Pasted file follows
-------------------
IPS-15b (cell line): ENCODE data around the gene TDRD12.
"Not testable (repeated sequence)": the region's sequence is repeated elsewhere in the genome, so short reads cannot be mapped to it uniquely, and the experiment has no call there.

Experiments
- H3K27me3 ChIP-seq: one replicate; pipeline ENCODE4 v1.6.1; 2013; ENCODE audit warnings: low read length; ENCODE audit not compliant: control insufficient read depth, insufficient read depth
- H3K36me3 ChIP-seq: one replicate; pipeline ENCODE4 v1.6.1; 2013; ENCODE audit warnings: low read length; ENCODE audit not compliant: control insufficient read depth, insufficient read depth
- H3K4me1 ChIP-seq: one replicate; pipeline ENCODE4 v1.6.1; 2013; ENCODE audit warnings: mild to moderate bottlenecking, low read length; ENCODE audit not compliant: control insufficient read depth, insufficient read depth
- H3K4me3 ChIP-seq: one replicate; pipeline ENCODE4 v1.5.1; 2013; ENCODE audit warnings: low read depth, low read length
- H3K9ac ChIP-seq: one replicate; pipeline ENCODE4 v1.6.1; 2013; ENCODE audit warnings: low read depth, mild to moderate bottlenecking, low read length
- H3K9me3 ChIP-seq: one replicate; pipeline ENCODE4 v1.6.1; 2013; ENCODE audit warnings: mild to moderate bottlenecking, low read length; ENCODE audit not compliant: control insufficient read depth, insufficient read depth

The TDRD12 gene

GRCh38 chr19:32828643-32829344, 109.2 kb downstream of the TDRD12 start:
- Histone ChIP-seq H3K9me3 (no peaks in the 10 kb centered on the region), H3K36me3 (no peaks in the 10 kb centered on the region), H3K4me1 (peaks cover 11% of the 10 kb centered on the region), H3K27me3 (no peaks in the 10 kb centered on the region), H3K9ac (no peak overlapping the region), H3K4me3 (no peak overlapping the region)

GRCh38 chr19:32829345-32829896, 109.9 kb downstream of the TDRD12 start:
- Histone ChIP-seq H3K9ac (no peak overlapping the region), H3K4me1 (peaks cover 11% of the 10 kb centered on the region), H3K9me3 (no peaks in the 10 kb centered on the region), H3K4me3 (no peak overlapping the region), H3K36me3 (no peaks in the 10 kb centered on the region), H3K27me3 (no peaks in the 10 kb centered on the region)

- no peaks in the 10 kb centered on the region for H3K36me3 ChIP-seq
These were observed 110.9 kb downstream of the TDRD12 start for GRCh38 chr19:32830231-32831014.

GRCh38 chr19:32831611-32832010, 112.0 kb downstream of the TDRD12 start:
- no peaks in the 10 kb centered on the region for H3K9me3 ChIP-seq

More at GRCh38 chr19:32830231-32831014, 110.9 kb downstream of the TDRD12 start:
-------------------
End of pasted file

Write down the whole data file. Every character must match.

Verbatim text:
IPS-15b (cell line): ENCODE data around the gene TDRD12.
"Not testable (repeated sequence)": the region's sequence is repeated elsewhere in the genome, so short reads cannot be mapped to it uniquely, and the experiment has no call there.

Experiments
- H3K27me3 ChIP-seq: one replicate; pipeline ENCODE4 v1.6.1; 2013; ENCODE audit warnings: low read length; ENCODE audit not compliant: control insufficient read depth, insufficient read depth
- H3K36me3 ChIP-seq: one replicate; pipeline ENCODE4 v1.6.1; 2013; ENCODE audit warnings: low read length; ENCODE audit not compliant: control insufficient read depth, insufficient read depth
- H3K4me1 ChIP-seq: one replicate; pipeline ENCODE4 v1.6.1; 2013; ENCODE audit warnings: mild to moderate bottlenecking, low read length; ENCODE audit not compliant: control insufficient read depth, insufficient read depth
- H3K4me3 ChIP-seq: one replicate; pipeline ENCODE4 v1.5.1; 2013; ENCODE audit warnings: low read depth, low read length
- H3K9ac ChIP-seq: one replicate; pipeline ENCODE4 v1.6.1; 2013; ENCODE audit warnings: low read depth, mild to moderate bottlenecking, low read length
- H3K9me3 ChIP-seq: one replicate; pipeline ENCODE4 v1.6.1; 2013; ENCODE audit warnings: mild to moderate bottlenecking, low read length; ENCODE audit not compliant: control insufficient read depth, insufficient read depth

The TDRD12 gene

GRCh38 chr19:32828643-32829344, 109.2 kb downstream of the TDRD12 start:
- Histone ChIP-seq H3K9me3 (no peaks in the 10 kb centered on the region), H3K36me3 (no peaks in the 10 kb centered on the region), H3K4me1 (peaks cover 11% of the 10 kb centered on the region), H3K27me3 (no peaks in the 10 kb centered on the region), H3K9ac (no peak overlapping the region), H3K4me3 (no peak overlapping the region)

GRCh38 chr19:32829345-32829896, 109.9 kb downstream of the TDRD12 start:
- Histone ChIP-seq H3K9ac (no peak overlapping the region), H3K4me1 (peaks cover 11% of the 10 kb centered on the region), H3K9me3 (no peaks in the 10 kb centered on the region), H3K4me3 (no peak overlapping the region), H3K36me3 (no peaks in the 10 kb centered on the region), H3K27me3 (no peaks in the 10 kb centered on the region)

- no peaks in the 10 kb centered on the region for H3K36me3 ChIP-seq
These were observed 110.9 kb downstream of the TDRD12 start for GRCh38 chr19:32830231-32831014.

GRCh38 chr19:32831611-32832010, 112.0 kb downstream of the TDRD12 start:
- no peaks in the 10 kb centered on the region for H3K9me3 ChIP-seq

More at GRCh38 chr19:32830231-32831014, 110.9 kb downstream of the TDRD12 start: